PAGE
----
|Remote Sensing of Environment, v. 201:73-87
Yuanwei Qin, Xiangming Xiao, Jinwei Dong, Yuting Zhou, Jie Wang, Doughty, Russell B, Ying Chen, Zhenhua Zou, Moore III, Berrien.
•Annual 50-m PALSAR/MODIS forest maps in South America during 2007–2010.
•PALSAR/MODIS forest maps report small net forest loss, close to that of FAO FRA.
•PALSAR/MODIS forest maps report much larger forest changes (gain, loss) than GFW did.
•Much higher threshold values in VCF datasets should be used to estimate forest cover.
•Microwave/optical imagery combination is essential for accurately mapping of forests.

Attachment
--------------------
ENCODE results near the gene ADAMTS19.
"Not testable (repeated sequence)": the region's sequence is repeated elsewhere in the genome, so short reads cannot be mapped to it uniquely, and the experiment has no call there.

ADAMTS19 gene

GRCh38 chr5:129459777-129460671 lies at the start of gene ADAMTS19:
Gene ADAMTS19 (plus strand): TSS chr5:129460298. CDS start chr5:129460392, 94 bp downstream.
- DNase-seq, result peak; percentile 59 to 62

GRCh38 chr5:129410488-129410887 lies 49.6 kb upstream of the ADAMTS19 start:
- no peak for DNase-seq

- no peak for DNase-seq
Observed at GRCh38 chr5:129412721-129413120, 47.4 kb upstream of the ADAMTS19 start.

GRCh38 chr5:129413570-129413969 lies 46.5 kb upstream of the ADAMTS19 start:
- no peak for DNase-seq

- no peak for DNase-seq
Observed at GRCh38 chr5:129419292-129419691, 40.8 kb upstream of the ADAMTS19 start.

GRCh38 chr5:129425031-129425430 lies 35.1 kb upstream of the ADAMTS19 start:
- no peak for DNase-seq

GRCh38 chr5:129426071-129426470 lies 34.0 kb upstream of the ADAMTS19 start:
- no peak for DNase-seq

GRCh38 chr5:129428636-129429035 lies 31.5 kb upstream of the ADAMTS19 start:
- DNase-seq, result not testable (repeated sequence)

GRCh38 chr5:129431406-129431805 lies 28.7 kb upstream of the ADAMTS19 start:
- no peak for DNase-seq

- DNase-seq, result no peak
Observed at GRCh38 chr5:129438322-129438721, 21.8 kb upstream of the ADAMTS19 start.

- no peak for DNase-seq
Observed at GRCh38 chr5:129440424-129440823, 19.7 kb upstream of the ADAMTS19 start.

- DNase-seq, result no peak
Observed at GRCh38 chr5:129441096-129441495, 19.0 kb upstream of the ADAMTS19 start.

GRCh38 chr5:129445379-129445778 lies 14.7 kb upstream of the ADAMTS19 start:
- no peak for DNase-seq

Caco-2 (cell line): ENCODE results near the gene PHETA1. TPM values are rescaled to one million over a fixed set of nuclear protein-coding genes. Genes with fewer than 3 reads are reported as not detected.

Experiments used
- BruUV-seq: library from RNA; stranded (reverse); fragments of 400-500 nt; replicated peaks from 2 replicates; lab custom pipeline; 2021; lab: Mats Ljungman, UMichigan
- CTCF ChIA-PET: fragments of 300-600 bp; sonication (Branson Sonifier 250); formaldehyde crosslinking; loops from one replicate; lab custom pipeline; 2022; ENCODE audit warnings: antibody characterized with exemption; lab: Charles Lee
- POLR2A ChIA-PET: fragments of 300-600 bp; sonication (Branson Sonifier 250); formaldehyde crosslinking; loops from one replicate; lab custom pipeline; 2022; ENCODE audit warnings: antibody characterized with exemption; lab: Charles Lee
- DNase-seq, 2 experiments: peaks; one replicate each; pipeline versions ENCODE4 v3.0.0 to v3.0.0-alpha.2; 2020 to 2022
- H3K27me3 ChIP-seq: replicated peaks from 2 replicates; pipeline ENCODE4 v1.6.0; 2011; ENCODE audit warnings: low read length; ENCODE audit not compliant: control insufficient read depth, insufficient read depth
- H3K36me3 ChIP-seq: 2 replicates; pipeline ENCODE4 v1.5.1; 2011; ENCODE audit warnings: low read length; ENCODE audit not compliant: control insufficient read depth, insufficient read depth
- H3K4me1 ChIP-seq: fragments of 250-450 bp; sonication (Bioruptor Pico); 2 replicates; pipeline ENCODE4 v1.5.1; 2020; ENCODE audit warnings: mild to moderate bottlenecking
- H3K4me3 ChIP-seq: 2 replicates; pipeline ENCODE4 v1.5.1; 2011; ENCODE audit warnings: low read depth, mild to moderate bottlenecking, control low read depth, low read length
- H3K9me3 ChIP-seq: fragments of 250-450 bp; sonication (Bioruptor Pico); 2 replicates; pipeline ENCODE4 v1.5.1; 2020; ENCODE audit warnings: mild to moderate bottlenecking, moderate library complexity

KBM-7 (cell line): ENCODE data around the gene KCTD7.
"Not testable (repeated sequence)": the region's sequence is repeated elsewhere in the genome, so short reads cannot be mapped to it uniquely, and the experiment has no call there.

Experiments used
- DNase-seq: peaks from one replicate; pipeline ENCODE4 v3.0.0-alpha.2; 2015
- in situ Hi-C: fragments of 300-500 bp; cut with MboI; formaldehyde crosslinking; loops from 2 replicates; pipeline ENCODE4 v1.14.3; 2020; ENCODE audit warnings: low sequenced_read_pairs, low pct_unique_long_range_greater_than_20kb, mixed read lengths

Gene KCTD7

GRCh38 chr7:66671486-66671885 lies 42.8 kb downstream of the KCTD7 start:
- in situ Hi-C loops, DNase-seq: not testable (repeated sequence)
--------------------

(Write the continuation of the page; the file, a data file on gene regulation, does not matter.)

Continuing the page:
South America has the largest tropical rainforests and the richest biodiversity in the world. It is challenging to map tropical forests and their spatio-temporal changes because forests are facing fragmentation from human activities (e.g., logging, deforestation), drought, and fire, as well as persistent clouds. Here we present a robust approach to map forests in South America during 2007&ndash2010 and analyze the consistency and uncertainty among eight major forest maps in South America. Greenness-relevant MOD13Q1 NDVI and structure/biomass-relevant ALOS PALSAR time series data recorded 2007 through 2010 were coupled to identify and map forests at 50-m spatial resolution. Both area and spatial comparison were conducted to analyze the consistency and uncertainty of these eight forest maps. Annual 50-m PALSAR/MODIS forest maps were generated during 2007&ndash2010 and the total forest area in South America was about 8.63 × 106 km2 in 2010. Large differences in total forest area (8.2 × 106 km2&ndash12.7 × 106 km2) existed among these forest products, especially in the forest edges, semi-humid tropical, and subtropical regions. Forest products generated under a similar forest definition had similar or even larger variation than those generated with contrasting forest definitions. We also find out that one needs to consider leaf area index as an adjusting factor and use much higher threshold values in the Vegetation Continuous Field (VCF) datasets to estimate forest cover areas. Analyses of PALSAR/MODIS forest maps in 2008/2009 showed a relatively small rate of loss (3.2 × 104 km2 year&minus 1) in net forest cover, similar to that of FAO FRA (3.3 × 104 km2 year&minus 1), but much higher annual rates of forest loss and gain. The rate of forest loss (0.195 × 106 km2 year&minus 1) was higher than that of Global Forest Watch (0.081 × 106 km2 year&minus 1). PALSAR/MODIS forest maps showed that more deforestation occurred in the unfragmented forest areas. Caution should be used when using the different forest maps to analyze forest loss and make policies regarding forest ecosystem services and biodiversity conservation. The integration of PALSAR and MODIS images during 2007&ndash2010 provides annual maps of forests in South America with improved accuracy and reduced uncertainty.